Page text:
The Commissioner for Body Corporate recently ruled that an owner was able to withdraw a Body Corporate Dispute Application – four months after a ruling had been made!
The Application was originally ruled on in August 2013 but the Commissioner for Body Corporate, Robert Walker, decided that the entire Adjudication was a nullity due to distribution procedures not being correctly carried out. Some owners did not receive copies of the original Application 0394-2013 (See my article on the Commissioners ruling).
Suggestions have been made that the Commissioner exceeded his authority in quashing the ruling, considering that there was only very debatable support for his actions from the Act. However, the Commissioner decided to reopen the Body Corporate Dispute Application from the start and seek input from all owners.
Bearing in mind that the Body Corporate had already acted on the orders that were made, the Applicant saw little point in reopening the matter and having another ruling made.
As a result the Applicant advised the Commissioner that she wanted to withdraw the Body Corporate Dispute Application albeit that a ruling had been made four months earlier.
The Commissioner confirmed that the Application had been withdrawn on 16th Dec. Despite this, the original orders in Application Number 0394-2013 remain published on the Government website (as at the date of publication of this article) for all to see with no mention of the more recent developments.
The Commissioner stated that he relied on Section 254 (4) in allowing the Applicant to withdraw the Application. That section states: “The Application may be withdrawn by the Applicant at any time before it is disposed of under this Chapter”.
Well, despite the fact that Mr Walker feels that the original adjudication was a nullity, it still remains as a published record. The only place you can find details of what transpired after the Adjudication is right here on www.BodyCorporateNews.com I wonder if there are any other similar instances where the Commissioner may have intervened in an Adjudication.
My feeling is that whilst Mr Walker may feel that there were valid grounds for ruling the original Adjudication a nullity, he did not have the authority to overturn the decision. In my opinion that should have been dealt with by an appeal to QCat.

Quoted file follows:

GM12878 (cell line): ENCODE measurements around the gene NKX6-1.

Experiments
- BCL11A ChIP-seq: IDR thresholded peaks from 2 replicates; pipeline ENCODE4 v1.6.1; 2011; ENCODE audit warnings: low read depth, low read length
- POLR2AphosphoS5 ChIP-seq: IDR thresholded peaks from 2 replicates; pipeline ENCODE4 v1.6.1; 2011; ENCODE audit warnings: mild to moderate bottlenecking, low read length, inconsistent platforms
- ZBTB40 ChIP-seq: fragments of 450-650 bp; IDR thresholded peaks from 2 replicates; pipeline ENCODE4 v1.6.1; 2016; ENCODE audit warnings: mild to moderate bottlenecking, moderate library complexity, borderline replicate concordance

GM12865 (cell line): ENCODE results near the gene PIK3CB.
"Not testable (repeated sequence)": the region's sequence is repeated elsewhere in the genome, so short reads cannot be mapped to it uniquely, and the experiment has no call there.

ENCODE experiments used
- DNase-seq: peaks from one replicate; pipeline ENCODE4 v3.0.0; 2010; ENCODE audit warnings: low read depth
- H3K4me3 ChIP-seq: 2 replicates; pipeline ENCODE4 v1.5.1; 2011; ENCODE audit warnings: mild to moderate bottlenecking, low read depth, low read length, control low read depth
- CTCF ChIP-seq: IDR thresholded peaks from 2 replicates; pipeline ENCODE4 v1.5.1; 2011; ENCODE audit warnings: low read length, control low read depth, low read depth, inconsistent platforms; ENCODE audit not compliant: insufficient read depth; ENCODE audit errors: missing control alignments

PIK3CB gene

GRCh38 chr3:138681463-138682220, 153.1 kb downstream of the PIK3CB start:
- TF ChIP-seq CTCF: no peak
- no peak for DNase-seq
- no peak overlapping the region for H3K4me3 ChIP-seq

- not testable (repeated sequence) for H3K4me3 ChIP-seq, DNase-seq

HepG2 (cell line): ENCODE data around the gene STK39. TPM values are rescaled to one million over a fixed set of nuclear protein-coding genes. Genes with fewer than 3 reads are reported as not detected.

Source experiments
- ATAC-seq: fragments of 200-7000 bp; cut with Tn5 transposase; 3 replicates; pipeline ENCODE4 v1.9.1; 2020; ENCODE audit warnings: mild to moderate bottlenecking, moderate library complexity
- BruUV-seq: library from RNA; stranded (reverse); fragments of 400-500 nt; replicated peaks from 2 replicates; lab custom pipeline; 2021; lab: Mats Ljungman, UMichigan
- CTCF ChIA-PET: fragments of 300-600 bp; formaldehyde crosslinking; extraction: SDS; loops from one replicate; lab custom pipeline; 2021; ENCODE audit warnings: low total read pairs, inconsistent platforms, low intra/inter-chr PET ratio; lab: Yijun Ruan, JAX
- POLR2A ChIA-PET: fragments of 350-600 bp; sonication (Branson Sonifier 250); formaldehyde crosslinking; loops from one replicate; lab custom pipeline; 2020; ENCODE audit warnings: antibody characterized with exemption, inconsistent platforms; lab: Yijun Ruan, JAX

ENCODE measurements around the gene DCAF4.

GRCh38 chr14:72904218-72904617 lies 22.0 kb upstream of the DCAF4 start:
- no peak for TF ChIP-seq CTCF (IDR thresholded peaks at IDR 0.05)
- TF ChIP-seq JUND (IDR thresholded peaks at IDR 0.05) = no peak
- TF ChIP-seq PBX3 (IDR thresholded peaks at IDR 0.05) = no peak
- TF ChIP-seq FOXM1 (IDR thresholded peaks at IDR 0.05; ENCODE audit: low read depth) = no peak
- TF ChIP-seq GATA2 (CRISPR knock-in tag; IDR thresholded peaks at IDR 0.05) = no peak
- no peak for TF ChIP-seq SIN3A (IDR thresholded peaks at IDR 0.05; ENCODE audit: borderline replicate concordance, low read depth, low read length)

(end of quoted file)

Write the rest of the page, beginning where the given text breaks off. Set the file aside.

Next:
As to the “procedural irregularities” where copies of the application were not properly distributed, it should be entirely the responsibility of the Office of the Commissioner for Body Corporate to verify correct distribution. The policy of asking a Body Corporate representative to confirm that every owner has received copies of an Application is probably designed to save the Commissioner’s Office money but is no guarantee that all owners see the Application.
I wonder if there have been distribution irregularities in any other Body Corporate Dispute Applications. Maybe there are other Adjudications that could be ruled a nullity. I’m guessing that there would be many applicants who would like to withdraw their Application after an Order has been made. Is there a time limit in addressing this? Not according to anything used by the Commissioner in making his ruling.
Watch this space for more Body Corporate News.
The opinions expressed in this article are personal commentaries and not intended in to be legal advice in any way. I have spent many years participating on a number of different Body Corporate Committees and provide an owner’s perspective on Body Corporate issues. For more visit my AboutMe page If you have any concerns or comments about any of the issues that are raised in these articles please use the form below to contact me.